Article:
Strategy | Leadership | Office | Change Management | Hybrid Working | 4 min read

The 5 Top Mistakes Leaders Are Making in the Face of the Hybrid Reality


The 5 Top Mistakes Leaders Are Making in the Face of the Hybrid Reality

Whether you are a leader, facilities manager, HR professional, or IT expert, chances are you have had a conversation, inspired by the COVID working from home experience, about how people should or could work differently in your organisation.

  • Where do people want to work?
  • How do we bring people together?
  • How much time in the office?
  • What does this mean for how much space or the type of spaces we need?

As organisations navigate their way through some complex decisions brought about by the new hybrid reality, it is important to avoid the potential pitfalls of shifting to a new way of working without understanding what is at play. Here are some of the common mistakes and how to avoid them.

  1. Jumping to extremes. Whether it is attempting to bring everyone back to the office quickly or rapid office space downsizing, both extremes are likely to result in poor outcomes if done without aligning to your overall organisational strategy. Extreme solutions either to save costs or that are out of step with employee expectations risk damaging both engagement and performance.
  2. Playing ‘wait and see’. An equally risky proposition is doing nothing at all and ignoring the shifting social landscape. We have already seen organisations such as Atlassian, Google and Dropbox articulate clear directions on future ways of working that are bold and strategic. There is a window of opportunity to lead change and re-write how to best enable your people to work, but this won’t remain open indefinitely. Habits, once entrenched, are hard to change.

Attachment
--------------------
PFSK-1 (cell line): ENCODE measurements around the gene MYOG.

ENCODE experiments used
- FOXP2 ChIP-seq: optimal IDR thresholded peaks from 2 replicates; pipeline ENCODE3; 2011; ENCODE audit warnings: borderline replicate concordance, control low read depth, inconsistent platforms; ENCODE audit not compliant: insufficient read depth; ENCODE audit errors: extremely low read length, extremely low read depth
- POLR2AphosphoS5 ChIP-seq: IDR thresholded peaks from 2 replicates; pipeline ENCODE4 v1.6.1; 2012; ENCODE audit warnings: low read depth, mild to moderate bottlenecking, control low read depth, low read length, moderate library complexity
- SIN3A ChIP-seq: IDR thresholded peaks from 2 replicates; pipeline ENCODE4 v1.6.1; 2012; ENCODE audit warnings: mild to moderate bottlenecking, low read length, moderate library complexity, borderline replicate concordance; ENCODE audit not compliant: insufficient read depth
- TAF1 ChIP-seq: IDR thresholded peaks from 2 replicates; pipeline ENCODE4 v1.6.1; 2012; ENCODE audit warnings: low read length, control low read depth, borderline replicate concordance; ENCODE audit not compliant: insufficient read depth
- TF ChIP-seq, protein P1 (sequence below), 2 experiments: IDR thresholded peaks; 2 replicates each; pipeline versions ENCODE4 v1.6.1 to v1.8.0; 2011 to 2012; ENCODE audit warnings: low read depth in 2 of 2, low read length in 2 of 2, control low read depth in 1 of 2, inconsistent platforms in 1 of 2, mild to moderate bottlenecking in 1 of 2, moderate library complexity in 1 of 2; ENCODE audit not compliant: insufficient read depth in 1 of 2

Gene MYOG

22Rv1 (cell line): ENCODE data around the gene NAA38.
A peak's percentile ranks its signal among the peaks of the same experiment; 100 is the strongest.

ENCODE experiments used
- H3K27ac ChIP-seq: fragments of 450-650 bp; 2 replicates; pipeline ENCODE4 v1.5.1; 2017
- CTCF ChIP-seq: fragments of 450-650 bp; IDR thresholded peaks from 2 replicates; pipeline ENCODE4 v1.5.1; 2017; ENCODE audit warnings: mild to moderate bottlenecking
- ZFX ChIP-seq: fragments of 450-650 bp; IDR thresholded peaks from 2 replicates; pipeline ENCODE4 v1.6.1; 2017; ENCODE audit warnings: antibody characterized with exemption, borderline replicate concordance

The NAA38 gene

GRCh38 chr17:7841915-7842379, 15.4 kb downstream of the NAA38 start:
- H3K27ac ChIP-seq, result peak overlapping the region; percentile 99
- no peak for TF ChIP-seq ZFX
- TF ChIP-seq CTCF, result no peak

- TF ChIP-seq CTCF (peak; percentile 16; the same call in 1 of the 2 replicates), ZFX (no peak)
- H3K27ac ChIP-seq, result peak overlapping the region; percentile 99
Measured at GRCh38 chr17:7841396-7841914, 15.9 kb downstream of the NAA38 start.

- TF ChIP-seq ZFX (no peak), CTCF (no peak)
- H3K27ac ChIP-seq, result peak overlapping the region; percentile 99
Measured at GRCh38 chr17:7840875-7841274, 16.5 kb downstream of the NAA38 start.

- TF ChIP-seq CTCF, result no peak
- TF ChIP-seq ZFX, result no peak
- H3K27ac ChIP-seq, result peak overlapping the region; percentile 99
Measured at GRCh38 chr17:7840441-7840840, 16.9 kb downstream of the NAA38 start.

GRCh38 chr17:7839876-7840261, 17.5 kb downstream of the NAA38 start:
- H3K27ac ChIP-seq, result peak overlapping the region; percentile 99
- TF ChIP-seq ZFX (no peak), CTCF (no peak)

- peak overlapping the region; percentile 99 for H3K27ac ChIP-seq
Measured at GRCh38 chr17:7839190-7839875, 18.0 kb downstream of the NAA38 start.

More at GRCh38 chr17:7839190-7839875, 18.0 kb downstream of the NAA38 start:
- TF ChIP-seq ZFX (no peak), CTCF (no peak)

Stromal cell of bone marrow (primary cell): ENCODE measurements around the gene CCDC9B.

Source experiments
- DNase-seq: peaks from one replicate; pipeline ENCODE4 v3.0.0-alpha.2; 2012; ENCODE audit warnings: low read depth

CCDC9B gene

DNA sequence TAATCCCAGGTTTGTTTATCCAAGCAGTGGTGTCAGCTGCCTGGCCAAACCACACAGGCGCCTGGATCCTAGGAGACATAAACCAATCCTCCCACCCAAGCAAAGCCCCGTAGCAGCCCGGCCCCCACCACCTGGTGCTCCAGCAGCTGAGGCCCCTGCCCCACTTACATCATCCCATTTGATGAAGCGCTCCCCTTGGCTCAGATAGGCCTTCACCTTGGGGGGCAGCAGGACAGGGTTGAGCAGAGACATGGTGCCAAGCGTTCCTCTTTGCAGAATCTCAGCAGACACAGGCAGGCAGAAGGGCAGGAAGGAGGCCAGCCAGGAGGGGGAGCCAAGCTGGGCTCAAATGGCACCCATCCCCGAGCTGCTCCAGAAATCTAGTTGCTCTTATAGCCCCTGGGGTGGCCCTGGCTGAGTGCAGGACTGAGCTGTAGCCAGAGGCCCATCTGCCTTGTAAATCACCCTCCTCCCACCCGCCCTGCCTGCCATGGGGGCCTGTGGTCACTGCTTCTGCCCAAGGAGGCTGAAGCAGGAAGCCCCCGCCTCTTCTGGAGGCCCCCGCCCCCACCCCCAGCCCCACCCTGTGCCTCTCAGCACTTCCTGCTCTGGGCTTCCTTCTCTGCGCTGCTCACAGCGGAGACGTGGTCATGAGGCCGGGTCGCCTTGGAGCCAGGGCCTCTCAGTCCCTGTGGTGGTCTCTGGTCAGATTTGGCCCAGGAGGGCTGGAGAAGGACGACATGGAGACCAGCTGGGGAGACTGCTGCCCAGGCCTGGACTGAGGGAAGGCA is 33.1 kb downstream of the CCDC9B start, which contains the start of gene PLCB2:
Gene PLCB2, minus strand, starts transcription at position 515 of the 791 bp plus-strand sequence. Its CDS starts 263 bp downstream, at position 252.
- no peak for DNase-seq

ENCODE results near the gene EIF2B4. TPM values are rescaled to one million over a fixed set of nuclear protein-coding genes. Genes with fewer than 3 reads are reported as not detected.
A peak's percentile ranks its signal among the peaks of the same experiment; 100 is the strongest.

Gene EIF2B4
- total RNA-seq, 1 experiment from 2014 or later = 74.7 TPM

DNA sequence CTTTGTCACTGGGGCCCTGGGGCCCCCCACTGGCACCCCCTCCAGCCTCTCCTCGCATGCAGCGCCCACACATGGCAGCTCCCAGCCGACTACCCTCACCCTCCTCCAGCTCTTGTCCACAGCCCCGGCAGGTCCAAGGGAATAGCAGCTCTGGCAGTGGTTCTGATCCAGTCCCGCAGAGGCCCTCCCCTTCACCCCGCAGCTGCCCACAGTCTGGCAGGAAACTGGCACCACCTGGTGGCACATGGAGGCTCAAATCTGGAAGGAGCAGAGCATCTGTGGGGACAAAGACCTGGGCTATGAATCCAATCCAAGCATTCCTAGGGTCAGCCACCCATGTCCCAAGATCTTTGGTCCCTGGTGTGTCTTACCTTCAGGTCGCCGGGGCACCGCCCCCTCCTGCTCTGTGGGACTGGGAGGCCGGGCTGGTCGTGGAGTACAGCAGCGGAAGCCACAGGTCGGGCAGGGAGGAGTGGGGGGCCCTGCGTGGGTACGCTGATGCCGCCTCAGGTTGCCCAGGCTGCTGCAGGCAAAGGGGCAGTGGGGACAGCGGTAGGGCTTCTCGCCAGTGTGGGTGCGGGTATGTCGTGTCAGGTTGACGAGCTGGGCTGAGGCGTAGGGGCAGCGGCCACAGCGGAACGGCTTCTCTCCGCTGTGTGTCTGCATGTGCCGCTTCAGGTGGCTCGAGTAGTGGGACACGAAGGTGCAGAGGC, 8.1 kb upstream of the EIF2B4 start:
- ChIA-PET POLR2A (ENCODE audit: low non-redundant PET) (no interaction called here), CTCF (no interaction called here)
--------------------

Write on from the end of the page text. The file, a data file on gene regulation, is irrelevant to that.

3. Policy is in our heads. As a key part of your employee experience, your approach to flexibility is not a set and forget proposition, where it is communicated once and springs to life. Behaviour change, in any context, requires frequent communication, reinforcement of principles and checking in on how people are doing. Inadequate communications can too easily lead to misunderstandings and inconsistency across the organisation.
  4. Regimented solution. Research tells us that flexibility is most powerful when it is responsive to circumstances.
      • Does the team feel disconnected?
      • Is there a new staff member who just joined?
      • Is a project about to launch?

Most workflows are fluid over days, weeks and even months, so it is about 'where is the right location for us to work right now?' Too much focus on controlling attendance vs working from home can simply create a different type of inflexibility. Apple recently experienced a very public pushback from many of its employees on this sort of approach.

  1. Passive leadership posture. Making hybrid work is not about producing a new HR policy or CEO edict. Leadership teams role modelling new behaviours is a critical step to broad acceptance that the change is real. Leaders must first align on the new way of working and take ownership for living it out.

Getting the right model for hybrid working or a new approach to flexibility is about thinking strategically about what a new way of working can deliver for your people and organisation, and then bringing it to life through communication and policy, leadership behaviours and decisions about the right physical space and technology to make it a success.

For more details and useful insights, watch our Hybrid Office ‘How To’ webinar on-demand. Click here to get access.

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